Instances of nursing home abuse and neglect are underreported for several reasons. One reason is that many residents are embarrassed to report what happened to them, or fear that they will be seen as troublesome by family members. Another reason is that the residents who are victims of abuse or neglect are often not in a condition to articulate what they are experiencing, and in some cases, residents have no one to report the abuse or neglect to.

According to a recent industry news source, the Centers for Medicare & Medicaid Services proposed a new regulation that would impose significant monetary fines upon employees of skilled nursing facilities who fail to report abuse, neglect, or other crimes within a certain period. Not only would the new regulation require an employee to report abuse or neglect that was witnessed, but it would also require an employee to report a “reasonable suspicion” that abuse or neglect was occurring. The idea behind the newly proposed regulation would be to encourage employees in these facilities to speak up on behalf of the residents who are the victims of abuse or neglect.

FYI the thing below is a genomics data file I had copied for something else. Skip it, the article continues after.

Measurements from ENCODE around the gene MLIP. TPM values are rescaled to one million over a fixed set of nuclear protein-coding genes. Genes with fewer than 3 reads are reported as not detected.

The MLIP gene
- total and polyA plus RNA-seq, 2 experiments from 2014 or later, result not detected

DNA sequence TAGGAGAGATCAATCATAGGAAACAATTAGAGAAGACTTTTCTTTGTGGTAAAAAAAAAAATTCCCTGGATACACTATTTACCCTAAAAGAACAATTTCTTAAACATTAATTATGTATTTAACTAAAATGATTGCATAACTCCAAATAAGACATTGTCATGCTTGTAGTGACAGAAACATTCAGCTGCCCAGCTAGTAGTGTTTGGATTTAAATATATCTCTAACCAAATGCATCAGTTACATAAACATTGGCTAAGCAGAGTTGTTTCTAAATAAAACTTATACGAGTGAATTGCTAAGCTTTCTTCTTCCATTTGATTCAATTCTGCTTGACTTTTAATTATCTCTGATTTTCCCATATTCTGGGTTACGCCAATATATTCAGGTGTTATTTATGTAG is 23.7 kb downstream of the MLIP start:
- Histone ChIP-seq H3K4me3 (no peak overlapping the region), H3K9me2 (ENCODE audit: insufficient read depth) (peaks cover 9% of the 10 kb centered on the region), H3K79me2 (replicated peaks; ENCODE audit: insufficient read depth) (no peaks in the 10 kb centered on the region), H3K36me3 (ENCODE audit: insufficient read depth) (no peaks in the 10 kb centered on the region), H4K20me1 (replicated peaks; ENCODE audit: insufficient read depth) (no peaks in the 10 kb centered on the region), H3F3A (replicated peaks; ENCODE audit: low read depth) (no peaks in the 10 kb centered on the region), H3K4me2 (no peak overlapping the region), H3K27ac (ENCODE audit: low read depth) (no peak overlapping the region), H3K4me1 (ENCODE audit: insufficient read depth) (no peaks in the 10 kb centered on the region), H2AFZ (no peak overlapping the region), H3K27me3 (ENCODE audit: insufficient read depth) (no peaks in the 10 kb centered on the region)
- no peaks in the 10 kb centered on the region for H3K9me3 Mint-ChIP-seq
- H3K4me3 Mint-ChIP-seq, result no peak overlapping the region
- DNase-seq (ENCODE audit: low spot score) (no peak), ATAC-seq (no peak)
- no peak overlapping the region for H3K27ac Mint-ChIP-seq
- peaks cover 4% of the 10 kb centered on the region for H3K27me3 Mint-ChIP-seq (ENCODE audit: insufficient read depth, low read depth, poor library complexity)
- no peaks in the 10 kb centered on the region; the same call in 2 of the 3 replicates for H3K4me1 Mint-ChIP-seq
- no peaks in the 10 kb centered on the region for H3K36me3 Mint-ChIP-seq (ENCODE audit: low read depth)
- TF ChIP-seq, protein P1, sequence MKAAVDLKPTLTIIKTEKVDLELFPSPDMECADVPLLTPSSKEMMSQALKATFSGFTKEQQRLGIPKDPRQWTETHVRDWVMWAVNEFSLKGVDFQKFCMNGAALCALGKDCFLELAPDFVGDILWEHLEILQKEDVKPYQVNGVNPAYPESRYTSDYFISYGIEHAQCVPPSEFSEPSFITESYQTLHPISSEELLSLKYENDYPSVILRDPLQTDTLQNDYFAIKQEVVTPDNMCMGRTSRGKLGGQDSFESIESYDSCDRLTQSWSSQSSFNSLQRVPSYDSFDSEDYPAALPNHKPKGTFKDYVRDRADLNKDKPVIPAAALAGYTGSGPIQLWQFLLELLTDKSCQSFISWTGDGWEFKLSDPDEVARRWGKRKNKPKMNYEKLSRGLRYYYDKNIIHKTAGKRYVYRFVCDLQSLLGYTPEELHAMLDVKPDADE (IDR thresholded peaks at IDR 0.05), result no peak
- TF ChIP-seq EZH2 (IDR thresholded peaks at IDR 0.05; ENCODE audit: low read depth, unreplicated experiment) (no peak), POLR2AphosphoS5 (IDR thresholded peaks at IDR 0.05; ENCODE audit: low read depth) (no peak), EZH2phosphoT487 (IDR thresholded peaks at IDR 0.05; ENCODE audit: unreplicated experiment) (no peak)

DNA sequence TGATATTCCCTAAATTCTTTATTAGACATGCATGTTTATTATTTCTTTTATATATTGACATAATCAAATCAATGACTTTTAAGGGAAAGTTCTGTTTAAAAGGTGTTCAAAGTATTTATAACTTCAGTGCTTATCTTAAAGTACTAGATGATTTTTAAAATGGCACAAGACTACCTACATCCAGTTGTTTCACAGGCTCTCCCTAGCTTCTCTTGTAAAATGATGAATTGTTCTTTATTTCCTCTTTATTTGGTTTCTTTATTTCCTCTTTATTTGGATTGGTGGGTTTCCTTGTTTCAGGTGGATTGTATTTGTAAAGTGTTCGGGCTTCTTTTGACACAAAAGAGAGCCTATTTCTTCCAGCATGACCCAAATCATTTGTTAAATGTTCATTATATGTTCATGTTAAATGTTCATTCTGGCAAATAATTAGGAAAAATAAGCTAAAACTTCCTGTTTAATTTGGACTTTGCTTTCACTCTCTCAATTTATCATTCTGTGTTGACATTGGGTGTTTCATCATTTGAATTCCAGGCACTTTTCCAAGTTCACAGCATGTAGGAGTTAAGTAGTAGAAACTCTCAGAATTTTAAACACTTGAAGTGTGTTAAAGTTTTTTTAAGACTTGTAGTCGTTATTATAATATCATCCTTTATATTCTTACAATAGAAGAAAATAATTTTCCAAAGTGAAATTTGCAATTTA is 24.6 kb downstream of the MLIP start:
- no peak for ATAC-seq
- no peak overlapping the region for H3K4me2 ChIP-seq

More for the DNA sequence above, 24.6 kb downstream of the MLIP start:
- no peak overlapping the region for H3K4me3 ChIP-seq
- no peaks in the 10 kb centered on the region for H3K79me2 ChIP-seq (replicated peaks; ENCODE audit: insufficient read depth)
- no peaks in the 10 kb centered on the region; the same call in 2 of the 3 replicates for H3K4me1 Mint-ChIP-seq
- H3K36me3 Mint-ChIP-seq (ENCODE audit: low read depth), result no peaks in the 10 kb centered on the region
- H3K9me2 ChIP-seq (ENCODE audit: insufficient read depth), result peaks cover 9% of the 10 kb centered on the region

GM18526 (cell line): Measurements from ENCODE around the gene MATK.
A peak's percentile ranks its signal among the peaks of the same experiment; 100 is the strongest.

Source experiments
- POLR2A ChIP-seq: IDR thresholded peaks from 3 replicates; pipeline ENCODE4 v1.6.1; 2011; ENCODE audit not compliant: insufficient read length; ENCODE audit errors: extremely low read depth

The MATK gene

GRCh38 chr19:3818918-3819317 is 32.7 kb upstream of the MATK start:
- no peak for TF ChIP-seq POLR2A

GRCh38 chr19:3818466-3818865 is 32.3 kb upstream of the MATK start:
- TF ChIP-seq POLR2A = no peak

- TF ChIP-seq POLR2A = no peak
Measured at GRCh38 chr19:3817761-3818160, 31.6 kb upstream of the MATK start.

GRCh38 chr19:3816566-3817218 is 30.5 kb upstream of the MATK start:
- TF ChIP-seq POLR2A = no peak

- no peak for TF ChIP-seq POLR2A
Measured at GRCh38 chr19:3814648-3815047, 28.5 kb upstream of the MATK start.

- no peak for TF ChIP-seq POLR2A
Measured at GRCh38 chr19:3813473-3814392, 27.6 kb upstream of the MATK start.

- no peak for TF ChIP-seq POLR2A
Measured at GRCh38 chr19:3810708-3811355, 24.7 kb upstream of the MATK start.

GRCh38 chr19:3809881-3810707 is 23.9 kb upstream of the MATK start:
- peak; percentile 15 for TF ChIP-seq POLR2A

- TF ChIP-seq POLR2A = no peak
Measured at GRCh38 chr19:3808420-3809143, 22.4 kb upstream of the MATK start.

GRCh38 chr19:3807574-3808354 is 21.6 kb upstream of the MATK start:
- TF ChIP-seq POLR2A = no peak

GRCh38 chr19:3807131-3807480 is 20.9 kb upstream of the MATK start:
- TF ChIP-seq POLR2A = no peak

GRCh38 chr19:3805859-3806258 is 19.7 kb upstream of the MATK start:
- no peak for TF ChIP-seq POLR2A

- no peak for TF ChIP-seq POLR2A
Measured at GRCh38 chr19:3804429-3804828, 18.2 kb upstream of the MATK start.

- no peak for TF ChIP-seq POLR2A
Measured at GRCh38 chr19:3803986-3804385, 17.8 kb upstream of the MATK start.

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This past month, the state of Maryland announced a settlement due to the involuntary discharge of nursing home residents in violation of Maryland’s Patient’s Bill of Rights.

Medicare Recipients’ Rights and Involuntary Patient Transfer and Discharge

Maryland’s Patient’s Bill of Rights protects the rights of individuals in nursing homes. Under the Bill of Rights, Medicare recipients are entitled to certain rights, including having access to doctors, specialists and hospitals, being treated with respect and free from discrimination, receiving health care services in a language the patient can understand, and appealing certain decisions about health care payment, coverage of services, and prescription drug coverage.

The Bill of Rights explicitly provides certain safeguards to nursing home residents who are involuntarily discharged. Discharged patients are at high risk for mortality, and discharge is meant to be an option of last resort for nursing homes. HG § 19-345.2 provides specific procedures for providers to follow before discharging or transferring a resident. Those procedures include having a post-discharge care plan, medical assessments, and written documents from the resident’s attending physician. Providers also are required to provide residents with at least a 3-day supply of medications.